White Americans without college degrees soured sharply on President Obama in the past month according to the new Washington Post-ABC News poll, helping to stall a rise in his popularity and bring him back to parity in hypothetical contests against Mitt Romney and Rick Santorum.

Overall, Obama’s approval rating shifted only slightly from 50-46 percent approve-disapprove in early February to 46-50 approve-disapprove in the new survey. But among non-college whites, Obama’s negative ratings spiked from 54 to 66 percent. Now with a 28 percent job rating in the group, Obama is at a record low here.

Non-college white voters were a trouble spot for Obama in 2008, just as they have been for all recent Democratic nominees. The group accounted for nearly four in 10 voters in the 2008 election, and Obama lost them by 18 percentage points to Sen. John McCain. According to exit polls, he lost by only four points among whites with college diplomas. Obama outperformed Sen. John Kerry’s 23-point loss to George W. Bush in 2004. Bill Clinton was the last Democrat to match Republicans in support among this group, as he did in both 1992 and 1996.

At the moment, Romney may be even stronger than McCain among non-college whites, holding a wide, 61 to 31 percent, margin over Obama after leading by just 10 points last month, 52 to 42 percent. And running only four points higher than Obama in January, Santorum also holds a nearly 30-point lead over Obama, 59 to 31 percent among whites without college degrees.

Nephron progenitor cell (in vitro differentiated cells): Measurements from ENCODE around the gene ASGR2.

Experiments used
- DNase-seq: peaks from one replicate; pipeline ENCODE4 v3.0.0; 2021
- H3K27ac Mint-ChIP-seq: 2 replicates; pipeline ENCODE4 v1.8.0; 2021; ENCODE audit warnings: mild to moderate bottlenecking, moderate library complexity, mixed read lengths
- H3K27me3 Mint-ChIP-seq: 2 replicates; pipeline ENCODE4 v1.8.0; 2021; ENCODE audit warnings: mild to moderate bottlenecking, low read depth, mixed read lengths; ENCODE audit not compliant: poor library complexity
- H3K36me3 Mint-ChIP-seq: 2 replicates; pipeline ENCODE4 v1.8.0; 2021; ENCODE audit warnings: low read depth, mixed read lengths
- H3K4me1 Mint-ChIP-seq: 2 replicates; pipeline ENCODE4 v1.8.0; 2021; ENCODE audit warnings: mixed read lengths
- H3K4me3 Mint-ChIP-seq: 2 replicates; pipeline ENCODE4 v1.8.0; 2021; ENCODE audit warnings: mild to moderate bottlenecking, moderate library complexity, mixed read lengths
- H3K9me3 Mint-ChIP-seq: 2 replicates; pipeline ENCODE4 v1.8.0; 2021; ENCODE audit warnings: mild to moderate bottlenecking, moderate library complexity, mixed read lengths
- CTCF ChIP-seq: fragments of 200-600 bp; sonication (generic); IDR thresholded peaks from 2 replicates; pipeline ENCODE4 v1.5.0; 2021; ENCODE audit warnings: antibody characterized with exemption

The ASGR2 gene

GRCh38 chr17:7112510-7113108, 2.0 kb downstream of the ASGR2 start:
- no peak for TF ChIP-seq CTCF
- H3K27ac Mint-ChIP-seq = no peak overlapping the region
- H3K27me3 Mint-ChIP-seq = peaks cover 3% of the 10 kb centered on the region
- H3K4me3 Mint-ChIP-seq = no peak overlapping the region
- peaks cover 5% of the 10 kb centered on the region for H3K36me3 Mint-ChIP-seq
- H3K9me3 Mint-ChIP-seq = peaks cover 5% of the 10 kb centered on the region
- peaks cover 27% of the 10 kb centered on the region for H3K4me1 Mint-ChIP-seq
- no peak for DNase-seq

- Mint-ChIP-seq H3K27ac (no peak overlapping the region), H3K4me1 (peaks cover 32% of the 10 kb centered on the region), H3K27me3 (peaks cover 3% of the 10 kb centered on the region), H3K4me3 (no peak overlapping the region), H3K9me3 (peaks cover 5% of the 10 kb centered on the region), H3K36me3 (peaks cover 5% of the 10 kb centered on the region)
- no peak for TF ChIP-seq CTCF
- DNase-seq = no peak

Fast rising gas prices have hit lower income groups harder than others, and nearly seven in 10 white Americans with less formal education report “serious hardship” for their households as a result. Among non-college whites who say they’ve felt financial strain, 74 percent disapprove of Obama . Obama draws far fewer negatives, 48 percent, among those who are unaffected by the spike in gas prices.

As Dan Balz and Jon Cohen note today, there’s a partisan lens to coloring pain at the pump and how much Obama is to blame for gas prices. Republicans and supporters of the tea party are more likely to report economic hardship. Nevertheless, the partisan divide is wider among Americans who earn college degrees or have annual incomes upwards of $50,000 than among lower income and education groups.

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